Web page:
The accused, charged with theft by taking, appeals from an order overruling his plea of former jeopardy. Held:
1. We reverse. The issue on appeal is whether the accused may be tried again following a mistrial declared by the trial judge ex mero motu over the objection of the accused. The transcript designated by the appellant and sent to this court discloses that a jury was empaneled and four witnesses had testified, that the trial judge then proceeded to question a juror concerning her relationship to the accused, that her answers disclosed she was his second cousin, that in response to a question by counsel for the accused she stated that she held up her hand in reply to the voir dire examination about relationship. The trial judge stated he did not sea liar raise her hand and that the district attorney was seated with his back to her when she disclosed her relationship on voir dire. The trial judge then stated that inasmuch as the juror was related to the accused within a prohibited degree he would on his own motion declare a mistrial and did so declare. Counsel for the accused asked the court to reconsider, and the trial judge then discharged the jury.
"The Constitution of this State declares that 'No person shall be put in jeopardy of life, or liberty, more than once for the same offense, save on his or her own motion for a new trial after conviction, or in case of mistrial.' When, therefore, a person accused has been put upon his trial, and a jury, selected by him and the State, charged with the case, there must be a verdict either for or against him, unless there is an absolute moral or physical necessity for a mistrial or he consents to the same. Consequently, if a judge capriciously or erroneously declares a mistrial and the accused is again put upon trial, he will be placed in jeopardy a second time for the same offense." (Emphasis supplied.) Oliveros v. State, 120 Ga. 237, 239 (47 SE 627,1 AC 114). See, in this connection, United States v. Walden, (CA4) 448 F2d 925 and Nolan v. State, 55 Ga. 521 (21 AR 281).
The disqualification of a juror by relationship (Code Ann. 59-716) may be expressly or impliedly waived by a party having cause to complain, and if expressly or impliedly waived, it is conclusively presumed that no harm or benefit to either party resulted from the disqualification, and where it appears that the party having cause to complain either knew of the relationship, or could have discovered it by the timely exercise of ordinary diligence, and remained silent, that party will be presumed to have waived the disqualification. Jennings v. Autry, 94 Ga. App. 344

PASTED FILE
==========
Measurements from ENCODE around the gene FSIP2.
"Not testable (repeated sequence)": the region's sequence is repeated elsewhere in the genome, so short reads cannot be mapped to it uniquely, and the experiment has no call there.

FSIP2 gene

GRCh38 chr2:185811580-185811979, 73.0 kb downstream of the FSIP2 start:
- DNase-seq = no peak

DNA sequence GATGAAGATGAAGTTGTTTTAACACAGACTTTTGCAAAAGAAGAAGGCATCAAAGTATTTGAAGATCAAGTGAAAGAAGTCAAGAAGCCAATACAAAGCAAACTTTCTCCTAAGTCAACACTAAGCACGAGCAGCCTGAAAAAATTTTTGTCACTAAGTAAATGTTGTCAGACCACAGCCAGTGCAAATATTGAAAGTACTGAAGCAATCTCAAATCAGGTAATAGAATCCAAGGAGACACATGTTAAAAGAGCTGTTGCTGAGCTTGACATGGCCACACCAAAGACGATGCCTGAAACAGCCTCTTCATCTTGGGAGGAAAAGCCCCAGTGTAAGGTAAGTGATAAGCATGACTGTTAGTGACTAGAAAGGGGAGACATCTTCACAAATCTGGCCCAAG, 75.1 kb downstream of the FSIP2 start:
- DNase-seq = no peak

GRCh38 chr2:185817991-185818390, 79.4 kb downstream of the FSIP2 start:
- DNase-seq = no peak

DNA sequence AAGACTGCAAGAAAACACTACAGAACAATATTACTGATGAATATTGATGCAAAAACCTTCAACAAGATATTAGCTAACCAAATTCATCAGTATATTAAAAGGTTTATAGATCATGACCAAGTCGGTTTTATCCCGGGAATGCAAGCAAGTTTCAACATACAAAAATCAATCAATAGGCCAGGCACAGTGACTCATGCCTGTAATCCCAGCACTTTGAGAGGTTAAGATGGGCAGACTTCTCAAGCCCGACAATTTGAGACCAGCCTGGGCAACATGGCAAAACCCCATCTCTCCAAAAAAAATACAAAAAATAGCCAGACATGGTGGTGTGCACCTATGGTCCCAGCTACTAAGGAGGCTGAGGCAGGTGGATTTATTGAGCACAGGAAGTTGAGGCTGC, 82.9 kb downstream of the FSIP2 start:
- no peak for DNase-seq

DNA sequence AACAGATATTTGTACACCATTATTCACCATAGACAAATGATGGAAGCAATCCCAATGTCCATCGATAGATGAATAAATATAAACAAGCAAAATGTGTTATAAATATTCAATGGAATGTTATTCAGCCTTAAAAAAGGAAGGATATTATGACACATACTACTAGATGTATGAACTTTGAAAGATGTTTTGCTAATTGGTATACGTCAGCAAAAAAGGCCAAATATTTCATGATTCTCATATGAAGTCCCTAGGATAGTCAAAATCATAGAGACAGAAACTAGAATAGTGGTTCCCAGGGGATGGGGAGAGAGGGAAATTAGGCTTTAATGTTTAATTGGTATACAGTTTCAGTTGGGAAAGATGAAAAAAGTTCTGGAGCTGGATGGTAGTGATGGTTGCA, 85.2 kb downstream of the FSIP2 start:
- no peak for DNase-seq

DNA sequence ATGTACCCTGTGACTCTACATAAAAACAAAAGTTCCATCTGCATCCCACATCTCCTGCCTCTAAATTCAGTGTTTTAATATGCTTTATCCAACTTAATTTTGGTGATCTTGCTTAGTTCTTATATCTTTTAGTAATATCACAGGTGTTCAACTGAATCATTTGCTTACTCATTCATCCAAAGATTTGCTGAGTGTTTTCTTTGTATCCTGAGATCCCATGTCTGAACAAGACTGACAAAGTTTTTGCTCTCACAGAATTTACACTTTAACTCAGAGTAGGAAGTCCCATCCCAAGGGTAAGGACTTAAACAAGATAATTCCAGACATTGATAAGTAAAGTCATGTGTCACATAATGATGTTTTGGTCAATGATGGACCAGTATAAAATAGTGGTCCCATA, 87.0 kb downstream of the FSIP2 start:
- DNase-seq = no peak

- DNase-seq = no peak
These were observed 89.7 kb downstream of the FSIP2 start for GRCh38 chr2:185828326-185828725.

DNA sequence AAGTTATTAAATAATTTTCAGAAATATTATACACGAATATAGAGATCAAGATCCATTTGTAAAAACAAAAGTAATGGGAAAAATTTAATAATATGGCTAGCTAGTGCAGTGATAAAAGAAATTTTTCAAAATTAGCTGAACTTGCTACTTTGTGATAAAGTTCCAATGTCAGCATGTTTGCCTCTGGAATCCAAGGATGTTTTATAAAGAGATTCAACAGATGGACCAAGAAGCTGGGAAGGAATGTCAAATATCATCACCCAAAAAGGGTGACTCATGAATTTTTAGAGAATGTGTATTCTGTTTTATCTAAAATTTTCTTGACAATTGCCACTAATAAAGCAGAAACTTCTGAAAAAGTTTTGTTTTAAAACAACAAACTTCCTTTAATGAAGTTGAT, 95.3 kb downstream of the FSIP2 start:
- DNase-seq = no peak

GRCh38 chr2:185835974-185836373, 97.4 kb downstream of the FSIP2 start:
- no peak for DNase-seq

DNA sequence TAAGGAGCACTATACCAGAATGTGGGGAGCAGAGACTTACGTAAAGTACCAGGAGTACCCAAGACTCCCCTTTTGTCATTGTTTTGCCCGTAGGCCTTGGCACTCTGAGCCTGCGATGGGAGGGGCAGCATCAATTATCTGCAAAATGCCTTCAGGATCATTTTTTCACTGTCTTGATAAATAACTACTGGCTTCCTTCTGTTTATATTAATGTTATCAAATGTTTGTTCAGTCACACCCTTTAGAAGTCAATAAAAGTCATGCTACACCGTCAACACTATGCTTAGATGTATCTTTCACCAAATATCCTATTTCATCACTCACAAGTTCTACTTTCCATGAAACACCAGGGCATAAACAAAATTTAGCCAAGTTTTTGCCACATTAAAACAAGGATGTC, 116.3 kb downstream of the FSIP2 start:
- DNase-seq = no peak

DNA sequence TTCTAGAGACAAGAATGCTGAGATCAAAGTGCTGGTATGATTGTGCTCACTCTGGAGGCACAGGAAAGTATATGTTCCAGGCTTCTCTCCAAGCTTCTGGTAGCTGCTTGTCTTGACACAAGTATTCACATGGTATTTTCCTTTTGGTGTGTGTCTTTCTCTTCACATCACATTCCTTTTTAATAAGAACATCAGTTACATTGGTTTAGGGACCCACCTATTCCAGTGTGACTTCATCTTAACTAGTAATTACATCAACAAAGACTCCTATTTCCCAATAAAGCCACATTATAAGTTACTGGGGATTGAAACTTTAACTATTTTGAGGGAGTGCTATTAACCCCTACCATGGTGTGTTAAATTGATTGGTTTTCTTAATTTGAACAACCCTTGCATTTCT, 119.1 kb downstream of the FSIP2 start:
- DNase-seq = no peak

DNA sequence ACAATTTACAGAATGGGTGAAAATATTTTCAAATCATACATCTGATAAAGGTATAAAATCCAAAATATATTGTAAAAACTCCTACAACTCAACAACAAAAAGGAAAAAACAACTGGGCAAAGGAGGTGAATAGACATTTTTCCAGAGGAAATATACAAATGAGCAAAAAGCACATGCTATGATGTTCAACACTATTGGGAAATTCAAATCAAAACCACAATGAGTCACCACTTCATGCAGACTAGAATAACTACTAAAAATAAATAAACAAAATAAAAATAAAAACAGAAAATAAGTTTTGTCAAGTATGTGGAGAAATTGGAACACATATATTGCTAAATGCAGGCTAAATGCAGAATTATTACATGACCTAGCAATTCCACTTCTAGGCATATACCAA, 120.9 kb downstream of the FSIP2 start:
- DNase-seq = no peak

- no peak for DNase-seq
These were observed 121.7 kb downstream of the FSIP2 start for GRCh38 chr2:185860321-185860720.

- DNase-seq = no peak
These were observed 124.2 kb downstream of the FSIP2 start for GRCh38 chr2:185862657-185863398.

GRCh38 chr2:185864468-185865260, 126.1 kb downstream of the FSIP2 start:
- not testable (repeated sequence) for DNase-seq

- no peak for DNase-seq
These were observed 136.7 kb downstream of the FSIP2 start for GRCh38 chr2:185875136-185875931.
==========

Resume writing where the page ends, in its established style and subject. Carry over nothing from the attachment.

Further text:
(4, 5) (94 SE2d 629
), and cited cases. After verdict, an accused cannot obtain a new trial by reason of the fact that a juror is disqualified by relationship to a prosecutor, unless he can show that before the verdict he and his counsel did not know of the relationship, and could not have discovered it by the exercise of ordinary diligence. Williams v. State, 206 Ga. 107
, 110 (55 SE2d 589
We think in principle the same waiver test is applicable to the State, in respect to a juror disqualified by reason of relationship to the accused, and that where it appears that the representative of the State had his back turned to the juror during the conduct of the voir dire, and therefore could not discern that a juror acknowledged her relationship, he impliedly waived any cause for complaint by the State, in respect to which, once the accused has been put in jeopardy by the State, the trial judge cannot interfere by declaring a mistrial without the consent of the accused.
The circumstances here disclose, in our opinion, no absolute moral or physical necessity for the declaration of a mistrial without the consent of the accused. To hold otherwise would render the principles stated in Oliveros and Nolan, supra, meaningless, and relieve the State of standards now imposed on the accused to make timely discovery of disqualification, or else be held to a waiver.
2. The motion to dismiss the appeal on the ground that the portion of the transcript designated by the appellant to be sent to the Court of Appeals in insufficient for a determination of the issue on appeal is denied.
Robert B. Adams, District Attorney, for appellee.